Rosen is right about what Zucker wants. But the call for more broadcast hours devoted to news “that matters” and fewer hours of TV trials — that, as many have accurately put it, are barely distinguishable from CSI episodes — might have been more persuasive in the days when the television audience had only the three broadcast network newscasts to choose from, when the only national newspaper was the business-oriented Wall Street Journal, when there was no real-time access to foreign newspapers and broadcasts, and when researchers were only fantasizing about something as ubiquitous as the Web. But today’s media menu gives the news audience more opportunities than ever before to find the news that others might describe as meaningful and important. It might have made sense three decades ago, when CNN was getting started, that its over-coverage of one story was blotting out other, more worthy stories. But that critique doesn’t apply to 2013. CNN, which used to be the only TV news meal at times of breaking international news like this, is only one of the entrees. Any number of sites have live-streamed the Egyptian protests on to the Web and sharply reported, photographed, and filmed accounts from Cairo are only a hashtag search away the reader’s eye. Go ahead and complain about CNN if you want to, but footnote your critique with easily accessible alternative sources.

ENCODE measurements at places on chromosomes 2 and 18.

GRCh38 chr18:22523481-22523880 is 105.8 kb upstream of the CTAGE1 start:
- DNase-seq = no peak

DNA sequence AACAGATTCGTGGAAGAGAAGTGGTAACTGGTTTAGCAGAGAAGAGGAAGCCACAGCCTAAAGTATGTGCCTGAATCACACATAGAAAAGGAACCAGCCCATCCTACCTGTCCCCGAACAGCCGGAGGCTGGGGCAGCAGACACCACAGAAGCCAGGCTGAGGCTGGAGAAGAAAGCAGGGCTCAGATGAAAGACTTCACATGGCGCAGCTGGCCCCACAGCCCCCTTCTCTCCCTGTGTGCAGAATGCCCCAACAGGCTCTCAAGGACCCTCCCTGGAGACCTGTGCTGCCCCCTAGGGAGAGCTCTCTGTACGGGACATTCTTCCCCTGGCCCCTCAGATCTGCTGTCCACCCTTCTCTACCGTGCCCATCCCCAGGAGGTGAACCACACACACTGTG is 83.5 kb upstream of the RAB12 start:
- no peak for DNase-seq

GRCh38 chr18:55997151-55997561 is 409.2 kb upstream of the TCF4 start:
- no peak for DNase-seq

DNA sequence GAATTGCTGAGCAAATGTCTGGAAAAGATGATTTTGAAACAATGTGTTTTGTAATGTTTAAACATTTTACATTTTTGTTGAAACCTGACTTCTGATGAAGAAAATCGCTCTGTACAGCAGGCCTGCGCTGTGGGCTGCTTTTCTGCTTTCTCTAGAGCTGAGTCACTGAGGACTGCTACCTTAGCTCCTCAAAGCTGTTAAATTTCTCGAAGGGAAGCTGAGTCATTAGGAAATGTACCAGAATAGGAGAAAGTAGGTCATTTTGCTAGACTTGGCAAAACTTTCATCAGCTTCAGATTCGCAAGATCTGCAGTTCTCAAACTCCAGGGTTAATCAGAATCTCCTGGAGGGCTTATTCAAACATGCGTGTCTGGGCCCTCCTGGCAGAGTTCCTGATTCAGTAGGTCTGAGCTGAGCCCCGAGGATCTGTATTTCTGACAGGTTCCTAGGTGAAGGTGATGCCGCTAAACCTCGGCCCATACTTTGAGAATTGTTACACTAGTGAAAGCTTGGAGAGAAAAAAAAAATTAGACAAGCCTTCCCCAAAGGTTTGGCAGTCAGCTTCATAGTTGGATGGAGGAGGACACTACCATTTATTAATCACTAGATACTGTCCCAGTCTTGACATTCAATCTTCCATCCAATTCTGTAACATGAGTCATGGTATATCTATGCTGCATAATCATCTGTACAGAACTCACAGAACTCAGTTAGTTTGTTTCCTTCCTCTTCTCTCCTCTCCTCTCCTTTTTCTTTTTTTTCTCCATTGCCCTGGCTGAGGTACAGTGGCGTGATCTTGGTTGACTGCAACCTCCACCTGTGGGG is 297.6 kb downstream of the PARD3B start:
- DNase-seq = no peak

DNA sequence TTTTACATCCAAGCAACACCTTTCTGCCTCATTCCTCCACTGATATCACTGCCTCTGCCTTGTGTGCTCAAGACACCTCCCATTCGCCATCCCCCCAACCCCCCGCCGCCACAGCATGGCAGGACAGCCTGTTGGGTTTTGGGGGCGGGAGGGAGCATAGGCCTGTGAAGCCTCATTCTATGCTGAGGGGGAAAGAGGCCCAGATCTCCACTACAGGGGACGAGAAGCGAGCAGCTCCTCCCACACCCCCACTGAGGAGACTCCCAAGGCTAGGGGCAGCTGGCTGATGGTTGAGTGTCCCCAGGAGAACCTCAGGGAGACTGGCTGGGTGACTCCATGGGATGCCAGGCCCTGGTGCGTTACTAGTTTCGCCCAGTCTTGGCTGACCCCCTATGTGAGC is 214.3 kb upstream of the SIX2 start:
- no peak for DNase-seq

In today’s media environment, the media critic who insists that the cable networks follow Egypt and drop Zimmerman is like the nudging dining companion who wants to order both his meal and yours, lest you embarrass him by mistakenly ordering the burger and fries. He finds the burger and fries déclassé and bad for you and would rather you add something more tofu-and-wheatgrassy to your media diet.